Join Date: Dec 2002
Location: back in the Hew-Hess-Hay
Re: Heat Soaked Starter Myth
In the early 70's, I was a parts guy at a large service garage. We got to see every kind of problem you can imagine. Starter problems were seen quite often on low mileage large engined cars that were mostly driven on short trips by little old ladies and little old men. Starters, batteries and battery cables were replaced repeatedly with the best that could be found. Problems persisted. Heat soak was blamed, but these cars didn't have headers or modified exhaust. One of our customers that previously had starting problems need his engine rebuilt due to having a wing nut dropped into the carb and passing through the engine that caused valve and piston problems. The engine was severely carboned up. Carbon in the combustion chambers, carbon on the back side of the valves, and worst of all, carbon in the ring grooves and behind the rings that kept the rings dragging on the cylinder walls. After the rebuild, the customer no longer had any starter problems, even the hottest part of summer. After much discussion, one sales rep suggested putting Blaster in the oil of problem child cars to see if the starter problems could be reduced. We put a can of Blaster in the oil at no charge and let the customers drive as they normally did, then changed their oil the next time and put another can of Blaster in along with the normal oil. At least 90% of the cars that previously had starter drag problems no longer had the problem. We were sure that the mechanic in a can had loosened up the carbon behind the rings that had been causing the ring drag problem. So, instead of the repeated changing of everything when we ran into a hot start problem, we put a can of Blaster in the oil, and just changed whatever part of the starting system was suspect.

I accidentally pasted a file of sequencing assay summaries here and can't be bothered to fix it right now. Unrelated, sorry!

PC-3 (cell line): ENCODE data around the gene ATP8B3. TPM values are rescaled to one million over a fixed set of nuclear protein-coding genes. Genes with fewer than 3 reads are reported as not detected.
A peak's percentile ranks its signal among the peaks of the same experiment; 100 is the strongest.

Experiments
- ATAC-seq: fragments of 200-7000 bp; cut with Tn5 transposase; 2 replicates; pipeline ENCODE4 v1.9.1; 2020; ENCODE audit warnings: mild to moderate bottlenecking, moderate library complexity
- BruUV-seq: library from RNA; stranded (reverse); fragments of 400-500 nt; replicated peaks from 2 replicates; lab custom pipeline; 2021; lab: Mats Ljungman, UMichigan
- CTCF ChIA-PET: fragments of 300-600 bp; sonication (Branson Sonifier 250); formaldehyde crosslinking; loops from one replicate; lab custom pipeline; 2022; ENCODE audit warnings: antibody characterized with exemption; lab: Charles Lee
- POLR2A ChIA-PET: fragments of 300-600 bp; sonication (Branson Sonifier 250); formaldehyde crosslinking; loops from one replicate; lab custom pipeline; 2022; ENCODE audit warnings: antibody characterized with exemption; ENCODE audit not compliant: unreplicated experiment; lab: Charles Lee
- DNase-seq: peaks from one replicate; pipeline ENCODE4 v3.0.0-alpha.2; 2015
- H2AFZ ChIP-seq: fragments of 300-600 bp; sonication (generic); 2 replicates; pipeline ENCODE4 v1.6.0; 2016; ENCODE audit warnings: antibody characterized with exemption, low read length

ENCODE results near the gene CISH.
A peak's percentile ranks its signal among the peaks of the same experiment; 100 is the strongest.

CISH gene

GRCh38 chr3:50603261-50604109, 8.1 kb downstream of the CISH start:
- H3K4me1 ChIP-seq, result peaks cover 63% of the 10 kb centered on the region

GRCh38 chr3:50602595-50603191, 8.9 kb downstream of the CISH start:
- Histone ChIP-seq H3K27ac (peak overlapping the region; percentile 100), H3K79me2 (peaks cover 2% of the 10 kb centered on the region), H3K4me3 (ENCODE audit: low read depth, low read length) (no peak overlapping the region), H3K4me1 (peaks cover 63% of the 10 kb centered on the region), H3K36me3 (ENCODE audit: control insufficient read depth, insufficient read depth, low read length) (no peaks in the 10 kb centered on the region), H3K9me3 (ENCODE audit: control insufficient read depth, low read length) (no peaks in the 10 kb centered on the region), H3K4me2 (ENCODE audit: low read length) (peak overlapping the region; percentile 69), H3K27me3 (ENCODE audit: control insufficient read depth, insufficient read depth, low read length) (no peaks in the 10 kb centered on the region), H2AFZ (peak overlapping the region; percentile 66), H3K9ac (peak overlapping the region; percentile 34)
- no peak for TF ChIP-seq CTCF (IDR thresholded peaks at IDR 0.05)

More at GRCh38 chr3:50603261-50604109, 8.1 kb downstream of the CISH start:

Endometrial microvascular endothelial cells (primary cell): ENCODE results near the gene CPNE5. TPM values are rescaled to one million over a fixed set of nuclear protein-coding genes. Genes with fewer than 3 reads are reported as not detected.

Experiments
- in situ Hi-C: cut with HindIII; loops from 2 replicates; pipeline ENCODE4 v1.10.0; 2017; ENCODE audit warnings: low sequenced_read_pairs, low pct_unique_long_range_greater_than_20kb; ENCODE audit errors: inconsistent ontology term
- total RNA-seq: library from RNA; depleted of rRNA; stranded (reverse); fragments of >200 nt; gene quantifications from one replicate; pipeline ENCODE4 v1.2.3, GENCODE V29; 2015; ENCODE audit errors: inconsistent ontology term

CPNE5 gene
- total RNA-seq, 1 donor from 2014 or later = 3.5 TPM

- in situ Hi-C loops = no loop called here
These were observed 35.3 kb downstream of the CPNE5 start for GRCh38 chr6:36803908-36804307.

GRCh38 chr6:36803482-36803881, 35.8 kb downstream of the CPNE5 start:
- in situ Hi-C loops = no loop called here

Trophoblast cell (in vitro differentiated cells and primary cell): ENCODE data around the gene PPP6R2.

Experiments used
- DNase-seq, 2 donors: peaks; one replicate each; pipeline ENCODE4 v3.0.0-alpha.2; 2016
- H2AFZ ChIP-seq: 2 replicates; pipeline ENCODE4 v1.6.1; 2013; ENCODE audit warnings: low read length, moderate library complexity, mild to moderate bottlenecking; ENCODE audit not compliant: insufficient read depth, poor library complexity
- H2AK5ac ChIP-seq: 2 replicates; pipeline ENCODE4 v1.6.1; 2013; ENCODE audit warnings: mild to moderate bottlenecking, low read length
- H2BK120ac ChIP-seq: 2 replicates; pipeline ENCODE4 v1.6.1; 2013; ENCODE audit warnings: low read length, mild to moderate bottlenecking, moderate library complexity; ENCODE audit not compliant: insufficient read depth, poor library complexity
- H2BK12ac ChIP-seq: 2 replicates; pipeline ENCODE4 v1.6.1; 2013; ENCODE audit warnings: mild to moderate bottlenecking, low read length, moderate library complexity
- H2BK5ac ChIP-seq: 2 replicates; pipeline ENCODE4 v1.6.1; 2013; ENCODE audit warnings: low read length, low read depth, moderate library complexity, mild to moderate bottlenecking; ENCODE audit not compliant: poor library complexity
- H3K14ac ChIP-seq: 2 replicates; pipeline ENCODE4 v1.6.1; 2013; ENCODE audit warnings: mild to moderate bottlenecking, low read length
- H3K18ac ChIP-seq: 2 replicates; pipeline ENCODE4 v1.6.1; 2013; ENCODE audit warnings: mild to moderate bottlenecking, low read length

The only reason someone would want insurance is if they want to pay someone elses bills or want someone else to pay their bills.